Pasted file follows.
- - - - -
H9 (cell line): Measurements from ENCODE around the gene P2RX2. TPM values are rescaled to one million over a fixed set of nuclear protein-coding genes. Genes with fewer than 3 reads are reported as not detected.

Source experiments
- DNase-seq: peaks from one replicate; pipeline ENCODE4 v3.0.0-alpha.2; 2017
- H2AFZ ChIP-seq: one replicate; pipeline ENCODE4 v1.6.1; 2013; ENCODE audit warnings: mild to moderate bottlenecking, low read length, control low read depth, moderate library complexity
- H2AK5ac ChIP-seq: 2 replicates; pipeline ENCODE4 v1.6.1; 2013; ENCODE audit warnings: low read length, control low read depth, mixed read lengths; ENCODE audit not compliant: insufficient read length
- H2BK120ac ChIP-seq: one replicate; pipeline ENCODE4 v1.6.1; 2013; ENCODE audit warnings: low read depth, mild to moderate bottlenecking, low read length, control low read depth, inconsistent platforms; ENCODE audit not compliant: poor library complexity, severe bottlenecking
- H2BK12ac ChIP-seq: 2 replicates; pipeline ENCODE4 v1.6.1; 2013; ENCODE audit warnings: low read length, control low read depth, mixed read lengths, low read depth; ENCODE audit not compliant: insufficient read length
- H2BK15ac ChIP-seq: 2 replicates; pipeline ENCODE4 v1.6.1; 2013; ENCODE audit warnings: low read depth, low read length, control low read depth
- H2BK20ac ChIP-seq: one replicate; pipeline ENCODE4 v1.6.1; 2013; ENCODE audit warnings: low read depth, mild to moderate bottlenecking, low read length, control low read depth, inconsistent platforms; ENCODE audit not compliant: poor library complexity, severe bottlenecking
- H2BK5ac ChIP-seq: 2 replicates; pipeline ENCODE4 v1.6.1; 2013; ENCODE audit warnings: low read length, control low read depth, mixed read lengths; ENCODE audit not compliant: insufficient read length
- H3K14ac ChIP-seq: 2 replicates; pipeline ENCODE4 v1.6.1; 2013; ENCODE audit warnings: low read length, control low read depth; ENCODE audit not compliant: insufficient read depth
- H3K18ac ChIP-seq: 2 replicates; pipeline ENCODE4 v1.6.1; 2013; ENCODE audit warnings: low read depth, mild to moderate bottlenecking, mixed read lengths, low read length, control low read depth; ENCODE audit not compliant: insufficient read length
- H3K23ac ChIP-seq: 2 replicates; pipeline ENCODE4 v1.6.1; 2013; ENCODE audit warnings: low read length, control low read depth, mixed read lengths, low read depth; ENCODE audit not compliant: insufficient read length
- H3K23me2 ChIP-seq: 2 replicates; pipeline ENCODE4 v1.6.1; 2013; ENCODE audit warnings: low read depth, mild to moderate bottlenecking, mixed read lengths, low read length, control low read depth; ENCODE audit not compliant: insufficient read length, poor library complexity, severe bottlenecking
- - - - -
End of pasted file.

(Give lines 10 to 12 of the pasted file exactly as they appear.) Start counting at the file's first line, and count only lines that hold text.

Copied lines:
- H2BK5ac ChIP-seq: 2 replicates; pipeline ENCODE4 v1.6.1; 2013; ENCODE audit warnings: low read length, control low read depth, mixed read lengths; ENCODE audit not compliant: insufficient read length
- H3K14ac ChIP-seq: 2 replicates; pipeline ENCODE4 v1.6.1; 2013; ENCODE audit warnings: low read length, control low read depth; ENCODE audit not compliant: insufficient read depth
- H3K18ac ChIP-seq: 2 replicates; pipeline ENCODE4 v1.6.1; 2013; ENCODE audit warnings: low read depth, mild to moderate bottlenecking, mixed read lengths, low read length, control low read depth; ENCODE audit not compliant: insufficient read length